Nevertheless, if current indications prove true, the entire structure of the series may be transforming. The Sims 4 has now been out for almost five years with no hint of a follow-up—longer than any of its predecessors. Maxis and EA have already pledged plenty of support for the game across 2019, with talk of continuing to produce new content until at least 2021. With the extended lifecycle, the need of a sequel comes into question, particularly with how well the series has kept up with the times, raising the importance of mobile phones with each new game, as well as more recently incorporating Influencer and Freelancer as career options.

For all that The Sims is and does, though, what makes it a favourite is that it is so fundamentally different from most other games on the market. Combining elements from tycoon games, visual novels, god games, and RPGs, along with a few wrinkles entirely of its own, the series is no power fantasy, no story adventure, not about making money or friends. The games, for the most part, have no goals beyond those the player sets for themselves.

It is a dollhouse, a sandbox, a cardboard box, a playset, a cubby house, a pillow fort—a space and a place where everyone can get in touch with the unbridled imagination of their childhood.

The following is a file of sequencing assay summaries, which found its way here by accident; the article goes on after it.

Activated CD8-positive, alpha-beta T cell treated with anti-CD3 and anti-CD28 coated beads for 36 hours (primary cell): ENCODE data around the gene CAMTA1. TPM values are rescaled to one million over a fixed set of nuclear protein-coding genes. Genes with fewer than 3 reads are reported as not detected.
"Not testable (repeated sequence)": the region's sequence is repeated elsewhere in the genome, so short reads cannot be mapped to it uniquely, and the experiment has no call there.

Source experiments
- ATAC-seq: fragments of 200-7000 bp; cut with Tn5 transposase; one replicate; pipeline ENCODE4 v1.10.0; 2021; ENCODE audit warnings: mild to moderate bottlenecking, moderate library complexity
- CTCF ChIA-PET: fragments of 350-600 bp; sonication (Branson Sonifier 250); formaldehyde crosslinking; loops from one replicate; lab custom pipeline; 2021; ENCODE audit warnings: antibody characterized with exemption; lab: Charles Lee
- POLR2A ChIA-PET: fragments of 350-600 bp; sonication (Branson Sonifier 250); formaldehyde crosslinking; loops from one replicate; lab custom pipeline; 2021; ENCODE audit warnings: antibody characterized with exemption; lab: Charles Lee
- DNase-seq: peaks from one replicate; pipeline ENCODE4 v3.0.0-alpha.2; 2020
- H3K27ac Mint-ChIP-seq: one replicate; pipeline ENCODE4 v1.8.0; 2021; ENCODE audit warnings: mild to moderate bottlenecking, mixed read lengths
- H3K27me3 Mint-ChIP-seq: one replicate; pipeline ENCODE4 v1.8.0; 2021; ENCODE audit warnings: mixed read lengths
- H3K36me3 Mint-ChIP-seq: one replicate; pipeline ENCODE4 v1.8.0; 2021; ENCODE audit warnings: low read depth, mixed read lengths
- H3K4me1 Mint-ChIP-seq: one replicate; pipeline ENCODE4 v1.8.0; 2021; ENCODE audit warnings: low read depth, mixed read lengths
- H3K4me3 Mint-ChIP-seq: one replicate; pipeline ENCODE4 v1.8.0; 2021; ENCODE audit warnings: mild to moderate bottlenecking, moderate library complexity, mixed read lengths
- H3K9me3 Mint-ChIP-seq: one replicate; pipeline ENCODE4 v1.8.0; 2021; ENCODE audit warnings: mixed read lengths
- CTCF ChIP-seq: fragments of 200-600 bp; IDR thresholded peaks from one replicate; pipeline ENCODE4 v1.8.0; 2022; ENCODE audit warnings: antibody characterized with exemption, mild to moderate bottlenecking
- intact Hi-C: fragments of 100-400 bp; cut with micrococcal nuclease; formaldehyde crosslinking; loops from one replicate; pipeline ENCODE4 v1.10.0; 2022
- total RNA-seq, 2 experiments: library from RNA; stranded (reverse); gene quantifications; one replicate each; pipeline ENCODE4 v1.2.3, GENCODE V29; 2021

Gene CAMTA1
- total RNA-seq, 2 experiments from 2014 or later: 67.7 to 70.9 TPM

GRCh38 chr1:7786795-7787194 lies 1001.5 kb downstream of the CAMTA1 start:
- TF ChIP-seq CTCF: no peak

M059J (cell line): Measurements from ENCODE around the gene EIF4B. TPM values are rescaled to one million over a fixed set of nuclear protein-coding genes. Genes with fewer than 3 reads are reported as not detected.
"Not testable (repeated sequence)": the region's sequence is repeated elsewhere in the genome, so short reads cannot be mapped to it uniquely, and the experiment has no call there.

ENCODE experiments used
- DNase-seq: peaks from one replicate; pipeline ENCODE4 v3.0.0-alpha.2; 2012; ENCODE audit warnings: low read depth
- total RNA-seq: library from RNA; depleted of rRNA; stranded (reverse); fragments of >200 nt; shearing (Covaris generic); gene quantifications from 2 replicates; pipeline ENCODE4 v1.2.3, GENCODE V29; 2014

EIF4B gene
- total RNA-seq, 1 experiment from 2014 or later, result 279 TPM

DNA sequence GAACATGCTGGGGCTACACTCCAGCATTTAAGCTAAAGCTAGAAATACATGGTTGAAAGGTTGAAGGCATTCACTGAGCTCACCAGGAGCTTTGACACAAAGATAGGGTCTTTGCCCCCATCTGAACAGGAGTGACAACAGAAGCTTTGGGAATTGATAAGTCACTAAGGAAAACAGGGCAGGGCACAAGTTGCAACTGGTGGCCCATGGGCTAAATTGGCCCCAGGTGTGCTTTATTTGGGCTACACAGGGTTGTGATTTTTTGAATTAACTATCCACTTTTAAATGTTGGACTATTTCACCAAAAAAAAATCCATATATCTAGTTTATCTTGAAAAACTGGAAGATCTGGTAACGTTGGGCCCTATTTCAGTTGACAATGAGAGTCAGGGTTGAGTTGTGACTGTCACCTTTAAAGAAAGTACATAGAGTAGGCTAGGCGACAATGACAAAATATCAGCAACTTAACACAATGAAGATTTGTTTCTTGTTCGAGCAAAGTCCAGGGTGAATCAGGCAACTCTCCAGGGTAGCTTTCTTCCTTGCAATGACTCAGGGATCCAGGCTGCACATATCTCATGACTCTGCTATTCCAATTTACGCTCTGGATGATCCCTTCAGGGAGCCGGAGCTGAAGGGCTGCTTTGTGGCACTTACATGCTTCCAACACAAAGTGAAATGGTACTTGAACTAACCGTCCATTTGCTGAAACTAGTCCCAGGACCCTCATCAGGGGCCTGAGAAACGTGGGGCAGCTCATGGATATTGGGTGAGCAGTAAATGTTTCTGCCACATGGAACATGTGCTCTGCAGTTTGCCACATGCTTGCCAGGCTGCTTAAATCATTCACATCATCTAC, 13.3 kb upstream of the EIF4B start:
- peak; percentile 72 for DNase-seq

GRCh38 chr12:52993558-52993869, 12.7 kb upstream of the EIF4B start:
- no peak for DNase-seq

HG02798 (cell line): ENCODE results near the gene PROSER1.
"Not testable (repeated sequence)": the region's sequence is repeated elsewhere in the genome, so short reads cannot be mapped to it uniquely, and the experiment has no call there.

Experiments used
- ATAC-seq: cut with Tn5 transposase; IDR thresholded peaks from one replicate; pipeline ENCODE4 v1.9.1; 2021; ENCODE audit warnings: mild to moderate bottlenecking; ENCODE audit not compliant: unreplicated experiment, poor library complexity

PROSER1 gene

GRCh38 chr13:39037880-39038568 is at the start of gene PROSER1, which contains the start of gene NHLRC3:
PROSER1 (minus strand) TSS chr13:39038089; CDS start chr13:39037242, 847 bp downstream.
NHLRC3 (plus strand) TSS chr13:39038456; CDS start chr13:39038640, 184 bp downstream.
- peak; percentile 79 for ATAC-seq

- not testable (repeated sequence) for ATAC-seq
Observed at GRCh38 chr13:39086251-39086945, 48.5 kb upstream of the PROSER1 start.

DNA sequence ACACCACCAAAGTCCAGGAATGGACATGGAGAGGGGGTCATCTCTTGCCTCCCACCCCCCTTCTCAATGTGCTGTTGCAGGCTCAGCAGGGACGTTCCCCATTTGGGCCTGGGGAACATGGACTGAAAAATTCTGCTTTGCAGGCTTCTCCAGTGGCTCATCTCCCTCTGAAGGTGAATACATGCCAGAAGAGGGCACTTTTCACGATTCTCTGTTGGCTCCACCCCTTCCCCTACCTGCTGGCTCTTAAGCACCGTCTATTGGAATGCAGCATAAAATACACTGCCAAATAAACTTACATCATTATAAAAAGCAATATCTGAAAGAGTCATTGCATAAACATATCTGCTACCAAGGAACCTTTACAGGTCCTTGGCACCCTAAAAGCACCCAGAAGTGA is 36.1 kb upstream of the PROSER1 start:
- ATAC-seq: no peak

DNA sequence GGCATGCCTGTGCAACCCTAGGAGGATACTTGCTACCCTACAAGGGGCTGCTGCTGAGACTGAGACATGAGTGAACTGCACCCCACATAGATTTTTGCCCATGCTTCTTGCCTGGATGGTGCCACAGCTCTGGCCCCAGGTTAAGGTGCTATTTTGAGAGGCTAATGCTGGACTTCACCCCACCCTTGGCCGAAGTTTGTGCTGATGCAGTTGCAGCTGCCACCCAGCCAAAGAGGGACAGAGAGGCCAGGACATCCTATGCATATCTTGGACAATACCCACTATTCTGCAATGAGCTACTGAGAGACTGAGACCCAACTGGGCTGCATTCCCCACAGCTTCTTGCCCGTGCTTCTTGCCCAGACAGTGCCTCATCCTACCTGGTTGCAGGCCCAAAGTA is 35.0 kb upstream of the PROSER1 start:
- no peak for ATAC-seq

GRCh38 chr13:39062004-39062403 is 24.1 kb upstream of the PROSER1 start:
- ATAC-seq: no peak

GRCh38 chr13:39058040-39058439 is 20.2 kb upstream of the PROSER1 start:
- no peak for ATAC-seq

The Sims 4 gameplay screenshot

Thanks for joining us as take a look at one of the most creative video game series. Next week’s title is vastly different to The Sims, but very enjoyable in its own right. For the latest from the world of single-player gaming, be sure to bookmark OnlySP.com, follow us on FacebookTwitter, and YouTube, and join our community Discord server.

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OnlySP 50 Favorite Games

OnlySP’s Favorite Games #48—Legacy of Kain: Soul Reaver 2

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Legacy of Kain: Soul Reaver 2 art

Thanks to the staff of OnlySP, I am inviting you to come on a journey through our 50 favourite games. This week is another unexpected treasure from the turn of the twenty-first century, and a genre that had practically died of asphyxiation until earlier this year.

#48. LEGACY OF KAIN: SOUL REAVER 2, by Ben Newman